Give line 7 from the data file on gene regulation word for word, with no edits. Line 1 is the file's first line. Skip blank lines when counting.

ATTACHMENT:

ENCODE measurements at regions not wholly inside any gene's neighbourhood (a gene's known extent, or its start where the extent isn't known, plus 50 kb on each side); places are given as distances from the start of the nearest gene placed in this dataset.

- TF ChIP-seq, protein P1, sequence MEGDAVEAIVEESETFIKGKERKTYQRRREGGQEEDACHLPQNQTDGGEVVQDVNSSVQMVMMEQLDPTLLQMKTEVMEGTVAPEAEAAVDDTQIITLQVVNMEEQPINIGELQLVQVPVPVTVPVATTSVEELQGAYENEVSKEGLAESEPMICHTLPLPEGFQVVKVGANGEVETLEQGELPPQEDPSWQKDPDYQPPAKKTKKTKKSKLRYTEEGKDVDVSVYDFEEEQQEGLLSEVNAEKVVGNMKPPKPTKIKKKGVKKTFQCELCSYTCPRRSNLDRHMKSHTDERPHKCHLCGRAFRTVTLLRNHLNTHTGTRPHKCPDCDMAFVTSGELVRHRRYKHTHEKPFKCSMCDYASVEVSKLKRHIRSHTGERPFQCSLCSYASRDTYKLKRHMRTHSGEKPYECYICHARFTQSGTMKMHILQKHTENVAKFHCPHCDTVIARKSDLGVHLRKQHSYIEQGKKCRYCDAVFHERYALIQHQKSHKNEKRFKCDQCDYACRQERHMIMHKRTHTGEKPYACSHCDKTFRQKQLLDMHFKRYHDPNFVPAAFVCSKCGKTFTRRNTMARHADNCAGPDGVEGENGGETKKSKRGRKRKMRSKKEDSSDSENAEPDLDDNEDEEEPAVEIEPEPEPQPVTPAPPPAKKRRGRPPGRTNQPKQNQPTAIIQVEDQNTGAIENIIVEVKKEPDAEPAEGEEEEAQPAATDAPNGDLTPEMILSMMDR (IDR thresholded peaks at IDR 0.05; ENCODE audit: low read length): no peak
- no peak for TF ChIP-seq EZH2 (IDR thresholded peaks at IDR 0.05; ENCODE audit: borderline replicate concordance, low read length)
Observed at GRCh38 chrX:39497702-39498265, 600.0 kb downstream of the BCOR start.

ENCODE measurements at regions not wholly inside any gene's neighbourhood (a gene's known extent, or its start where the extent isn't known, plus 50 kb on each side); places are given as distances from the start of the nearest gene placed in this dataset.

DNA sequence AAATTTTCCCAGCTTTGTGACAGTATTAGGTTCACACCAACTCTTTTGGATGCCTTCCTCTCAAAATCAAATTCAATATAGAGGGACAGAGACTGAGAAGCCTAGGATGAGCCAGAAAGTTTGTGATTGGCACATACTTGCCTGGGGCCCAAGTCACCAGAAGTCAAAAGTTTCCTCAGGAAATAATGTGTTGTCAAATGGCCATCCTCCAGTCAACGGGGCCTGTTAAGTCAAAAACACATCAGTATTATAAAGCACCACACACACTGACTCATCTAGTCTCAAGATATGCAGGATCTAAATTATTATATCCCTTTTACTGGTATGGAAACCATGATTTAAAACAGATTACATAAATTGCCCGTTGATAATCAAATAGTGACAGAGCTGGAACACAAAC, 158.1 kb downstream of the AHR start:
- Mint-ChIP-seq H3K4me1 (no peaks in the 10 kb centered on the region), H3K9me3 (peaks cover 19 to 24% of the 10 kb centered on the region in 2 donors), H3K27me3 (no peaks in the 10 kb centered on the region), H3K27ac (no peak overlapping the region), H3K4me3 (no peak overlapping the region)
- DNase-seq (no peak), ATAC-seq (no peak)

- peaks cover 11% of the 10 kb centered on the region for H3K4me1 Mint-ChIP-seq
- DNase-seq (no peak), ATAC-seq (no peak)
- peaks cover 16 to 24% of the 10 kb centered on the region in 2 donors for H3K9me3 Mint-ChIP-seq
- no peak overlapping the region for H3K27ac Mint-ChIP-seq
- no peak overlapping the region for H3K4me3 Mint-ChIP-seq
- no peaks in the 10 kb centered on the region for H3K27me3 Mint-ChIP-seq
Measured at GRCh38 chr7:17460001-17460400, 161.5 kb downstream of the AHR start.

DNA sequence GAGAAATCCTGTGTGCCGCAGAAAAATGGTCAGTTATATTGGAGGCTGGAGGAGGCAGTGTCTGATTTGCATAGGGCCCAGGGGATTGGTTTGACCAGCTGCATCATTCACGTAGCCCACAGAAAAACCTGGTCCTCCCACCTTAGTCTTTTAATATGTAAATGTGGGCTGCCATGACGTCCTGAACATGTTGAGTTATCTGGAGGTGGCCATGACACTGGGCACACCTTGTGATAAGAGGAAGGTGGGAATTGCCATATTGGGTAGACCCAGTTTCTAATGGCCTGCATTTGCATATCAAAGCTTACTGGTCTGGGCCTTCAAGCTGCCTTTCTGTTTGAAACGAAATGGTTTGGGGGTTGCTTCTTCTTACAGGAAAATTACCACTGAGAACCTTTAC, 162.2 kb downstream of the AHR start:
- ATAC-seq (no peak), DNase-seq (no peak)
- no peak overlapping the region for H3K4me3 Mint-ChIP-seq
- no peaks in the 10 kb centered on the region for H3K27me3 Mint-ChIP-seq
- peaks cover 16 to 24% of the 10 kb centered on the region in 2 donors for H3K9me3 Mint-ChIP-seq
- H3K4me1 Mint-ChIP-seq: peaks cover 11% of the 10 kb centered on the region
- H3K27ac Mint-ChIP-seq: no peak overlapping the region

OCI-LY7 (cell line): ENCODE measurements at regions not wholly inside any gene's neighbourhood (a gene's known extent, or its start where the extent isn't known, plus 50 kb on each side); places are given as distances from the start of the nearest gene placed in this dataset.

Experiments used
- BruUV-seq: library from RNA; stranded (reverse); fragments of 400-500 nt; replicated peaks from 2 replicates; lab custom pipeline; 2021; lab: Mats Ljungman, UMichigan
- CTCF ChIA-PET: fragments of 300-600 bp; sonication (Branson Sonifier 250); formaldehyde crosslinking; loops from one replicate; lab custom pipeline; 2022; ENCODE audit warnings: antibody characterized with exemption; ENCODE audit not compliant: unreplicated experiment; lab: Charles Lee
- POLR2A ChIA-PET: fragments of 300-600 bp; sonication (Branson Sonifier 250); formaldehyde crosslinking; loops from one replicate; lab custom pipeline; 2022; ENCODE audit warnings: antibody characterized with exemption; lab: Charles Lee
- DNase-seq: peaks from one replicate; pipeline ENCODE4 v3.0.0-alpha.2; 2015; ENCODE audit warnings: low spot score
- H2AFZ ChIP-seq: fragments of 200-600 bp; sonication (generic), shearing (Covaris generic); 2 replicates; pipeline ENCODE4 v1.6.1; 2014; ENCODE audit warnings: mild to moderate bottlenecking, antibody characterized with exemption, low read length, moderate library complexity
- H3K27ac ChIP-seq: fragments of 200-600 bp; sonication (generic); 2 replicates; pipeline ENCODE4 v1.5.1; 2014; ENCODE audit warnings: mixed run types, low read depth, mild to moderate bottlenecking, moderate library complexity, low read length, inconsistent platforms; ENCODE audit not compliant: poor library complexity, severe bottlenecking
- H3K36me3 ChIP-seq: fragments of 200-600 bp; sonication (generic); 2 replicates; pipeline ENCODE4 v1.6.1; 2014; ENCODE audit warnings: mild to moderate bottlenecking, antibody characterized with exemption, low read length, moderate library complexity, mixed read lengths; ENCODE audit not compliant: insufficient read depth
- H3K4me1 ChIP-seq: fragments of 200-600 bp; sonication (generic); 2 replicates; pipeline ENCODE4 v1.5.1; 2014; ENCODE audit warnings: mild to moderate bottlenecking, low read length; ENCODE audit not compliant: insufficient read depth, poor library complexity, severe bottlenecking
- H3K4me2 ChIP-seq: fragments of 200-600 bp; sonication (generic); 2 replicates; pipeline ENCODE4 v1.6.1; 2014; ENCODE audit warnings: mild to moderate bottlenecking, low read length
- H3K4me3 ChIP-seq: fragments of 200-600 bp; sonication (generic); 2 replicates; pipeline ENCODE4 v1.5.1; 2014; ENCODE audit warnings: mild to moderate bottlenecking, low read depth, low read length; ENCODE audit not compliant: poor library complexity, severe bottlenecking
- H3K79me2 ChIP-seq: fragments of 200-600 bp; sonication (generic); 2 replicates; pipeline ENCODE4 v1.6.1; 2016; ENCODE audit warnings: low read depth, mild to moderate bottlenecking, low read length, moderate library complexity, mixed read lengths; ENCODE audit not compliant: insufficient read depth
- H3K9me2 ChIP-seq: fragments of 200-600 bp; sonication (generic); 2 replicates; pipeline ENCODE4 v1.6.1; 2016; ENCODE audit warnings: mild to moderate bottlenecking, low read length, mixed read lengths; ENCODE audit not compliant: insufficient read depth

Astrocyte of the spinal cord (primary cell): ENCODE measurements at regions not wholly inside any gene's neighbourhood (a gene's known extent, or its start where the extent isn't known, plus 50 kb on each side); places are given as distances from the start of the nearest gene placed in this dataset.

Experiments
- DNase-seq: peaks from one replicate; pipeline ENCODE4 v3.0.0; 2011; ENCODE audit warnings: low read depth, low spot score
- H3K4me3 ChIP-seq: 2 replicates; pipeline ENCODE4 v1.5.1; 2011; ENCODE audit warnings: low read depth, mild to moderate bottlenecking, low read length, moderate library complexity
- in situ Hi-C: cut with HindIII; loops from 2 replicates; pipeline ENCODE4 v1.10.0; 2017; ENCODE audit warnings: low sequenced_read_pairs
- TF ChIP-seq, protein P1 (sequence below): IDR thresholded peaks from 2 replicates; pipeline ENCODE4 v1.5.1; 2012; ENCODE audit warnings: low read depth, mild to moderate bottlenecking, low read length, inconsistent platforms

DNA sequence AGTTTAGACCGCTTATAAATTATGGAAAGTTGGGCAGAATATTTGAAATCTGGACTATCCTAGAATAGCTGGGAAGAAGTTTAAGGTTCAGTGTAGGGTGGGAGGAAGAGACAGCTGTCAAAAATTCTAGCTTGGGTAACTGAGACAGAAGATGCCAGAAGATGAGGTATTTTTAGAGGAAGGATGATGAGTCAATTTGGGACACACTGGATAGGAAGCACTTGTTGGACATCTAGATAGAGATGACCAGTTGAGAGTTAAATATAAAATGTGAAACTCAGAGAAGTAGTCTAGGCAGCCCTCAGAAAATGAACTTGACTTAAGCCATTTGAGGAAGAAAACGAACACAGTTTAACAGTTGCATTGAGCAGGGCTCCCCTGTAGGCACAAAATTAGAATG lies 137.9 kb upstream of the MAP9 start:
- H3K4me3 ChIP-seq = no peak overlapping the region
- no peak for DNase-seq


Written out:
- Mint-ChIP-seq H3K4me1 (no peaks in the 10 kb centered on the region), H3K9me3 (peaks cover 19 to 24% of the 10 kb centered on the region in 2 donors), H3K27me3 (no peaks in the 10 kb centered on the region), H3K27ac (no peak overlapping the region), H3K4me3 (no peak overlapping the region)